Behind every major scientific effort is a story. Beadle and Tatum's story is one of persistence. They began with a hypothesis: each gene causes the production of a single enzyme, and that enzyme catalyzes a biochemical reaction within an organism.
The seeds of this hypothesis were spawned by Sir Archibald Garrod, who reported in 1909 that alkaptonuria - an inherited condition in which the urine is colored dark red by the chemical alkapton - results from a single recessive gene, which causes a deficiency in the enzyme that normally breaks down alkapton.
This statement about natural selection is the last sentence of Adaptation and Natural Selection
, George Williams' masterpiece about evolution. George Williams is one of the unsung heroes of 20th century science. An evolutionary biologist I know (who shall remain anonymous to spare him/her public shaming) claimed not to know who was George Williams. I was/still am aghast. This anonymous evolutionary biologist is the inspiration for this post, indeed for my series of citation classics (see also here
One of the things I enjoyed most about my time at Yale was the history of the place. I was pleasantly surprised to discover the famous scientists that worked there, including Lederberg, Tatum, Altman, Palade, Gilman etc. It gave me a sense of being part of a long tradition, part of something important.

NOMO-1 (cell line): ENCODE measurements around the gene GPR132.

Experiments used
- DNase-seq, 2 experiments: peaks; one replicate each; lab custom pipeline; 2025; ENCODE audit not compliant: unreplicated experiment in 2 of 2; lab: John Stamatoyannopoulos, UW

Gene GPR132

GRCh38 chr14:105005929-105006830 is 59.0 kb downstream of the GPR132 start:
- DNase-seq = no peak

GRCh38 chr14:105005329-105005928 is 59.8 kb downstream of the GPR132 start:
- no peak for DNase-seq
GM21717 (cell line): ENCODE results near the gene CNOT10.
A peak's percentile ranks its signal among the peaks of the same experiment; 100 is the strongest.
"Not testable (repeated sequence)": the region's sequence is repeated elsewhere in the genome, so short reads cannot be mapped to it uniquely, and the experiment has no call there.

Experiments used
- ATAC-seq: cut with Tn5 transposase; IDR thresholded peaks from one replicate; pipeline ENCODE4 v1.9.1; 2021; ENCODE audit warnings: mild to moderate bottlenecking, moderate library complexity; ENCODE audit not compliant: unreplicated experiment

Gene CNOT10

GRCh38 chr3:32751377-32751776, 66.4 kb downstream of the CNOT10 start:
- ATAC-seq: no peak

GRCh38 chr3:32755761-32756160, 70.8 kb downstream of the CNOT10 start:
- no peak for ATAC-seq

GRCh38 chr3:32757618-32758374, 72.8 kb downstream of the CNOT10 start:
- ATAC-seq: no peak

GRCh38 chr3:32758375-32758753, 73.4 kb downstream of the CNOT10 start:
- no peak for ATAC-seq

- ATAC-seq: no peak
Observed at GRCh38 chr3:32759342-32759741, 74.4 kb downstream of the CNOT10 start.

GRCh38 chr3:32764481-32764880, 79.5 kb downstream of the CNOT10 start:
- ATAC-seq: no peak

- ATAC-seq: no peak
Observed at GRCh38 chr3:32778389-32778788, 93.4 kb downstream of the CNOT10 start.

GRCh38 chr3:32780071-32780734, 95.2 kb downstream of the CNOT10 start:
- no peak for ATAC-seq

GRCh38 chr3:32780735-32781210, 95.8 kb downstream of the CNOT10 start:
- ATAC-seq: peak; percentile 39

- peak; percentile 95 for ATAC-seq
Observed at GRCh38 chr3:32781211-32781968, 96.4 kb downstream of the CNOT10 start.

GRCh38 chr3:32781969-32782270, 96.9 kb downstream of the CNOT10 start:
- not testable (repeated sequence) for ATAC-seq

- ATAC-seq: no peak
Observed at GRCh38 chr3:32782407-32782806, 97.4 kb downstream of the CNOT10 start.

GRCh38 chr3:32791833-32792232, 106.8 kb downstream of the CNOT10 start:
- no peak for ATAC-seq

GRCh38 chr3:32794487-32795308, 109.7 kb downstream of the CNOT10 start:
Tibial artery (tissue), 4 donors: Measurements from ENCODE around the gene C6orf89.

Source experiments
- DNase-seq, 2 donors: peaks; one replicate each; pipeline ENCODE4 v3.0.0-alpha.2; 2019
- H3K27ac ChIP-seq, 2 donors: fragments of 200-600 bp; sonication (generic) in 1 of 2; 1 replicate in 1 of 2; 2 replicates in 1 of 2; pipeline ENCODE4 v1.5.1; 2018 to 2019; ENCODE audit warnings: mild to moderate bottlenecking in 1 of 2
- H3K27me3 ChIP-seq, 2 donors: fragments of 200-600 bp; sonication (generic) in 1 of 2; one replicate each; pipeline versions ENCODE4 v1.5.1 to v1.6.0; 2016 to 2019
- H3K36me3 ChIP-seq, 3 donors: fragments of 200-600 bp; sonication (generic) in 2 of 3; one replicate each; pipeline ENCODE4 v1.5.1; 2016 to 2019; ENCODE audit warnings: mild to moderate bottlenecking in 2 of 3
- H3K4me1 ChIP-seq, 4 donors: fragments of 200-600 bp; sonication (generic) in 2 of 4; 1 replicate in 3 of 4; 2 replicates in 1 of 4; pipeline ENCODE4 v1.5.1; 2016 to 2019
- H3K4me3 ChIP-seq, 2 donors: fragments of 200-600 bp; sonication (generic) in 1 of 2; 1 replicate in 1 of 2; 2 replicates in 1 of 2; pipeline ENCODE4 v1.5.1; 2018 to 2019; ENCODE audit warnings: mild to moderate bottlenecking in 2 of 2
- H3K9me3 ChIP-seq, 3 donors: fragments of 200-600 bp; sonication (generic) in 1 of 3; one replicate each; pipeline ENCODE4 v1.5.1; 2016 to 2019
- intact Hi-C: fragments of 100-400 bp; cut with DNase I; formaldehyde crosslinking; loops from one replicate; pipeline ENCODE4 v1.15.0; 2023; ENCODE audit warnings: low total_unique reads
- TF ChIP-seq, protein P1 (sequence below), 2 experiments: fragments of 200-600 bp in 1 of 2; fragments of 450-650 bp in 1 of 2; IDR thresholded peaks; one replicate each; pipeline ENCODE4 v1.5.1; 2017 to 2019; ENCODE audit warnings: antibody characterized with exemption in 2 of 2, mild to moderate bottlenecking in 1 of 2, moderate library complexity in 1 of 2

Two articles addressing blogging and science have appeared recently in Trends in Ecology and Evolution
and in PLoS Biology
Today epigenetics is all the rage, but it has its roots in a pair of papers that appeared nearly simultaneously in 1952-1953.
Luria SE and Human ML. 1952. A nonhereditary, host-induced variation of bacterial viruses. J. Bact. 64: 557-569 and also Bertani G and Weigle JJ. 1953. Host controlled variation in bacterial viruses. J. Bact. 65: 113-121.
Luria & Human and Bertani & Weigle independently discovered that bacterial hosts can affect the growth and phenotypic properties of their bacteriophages.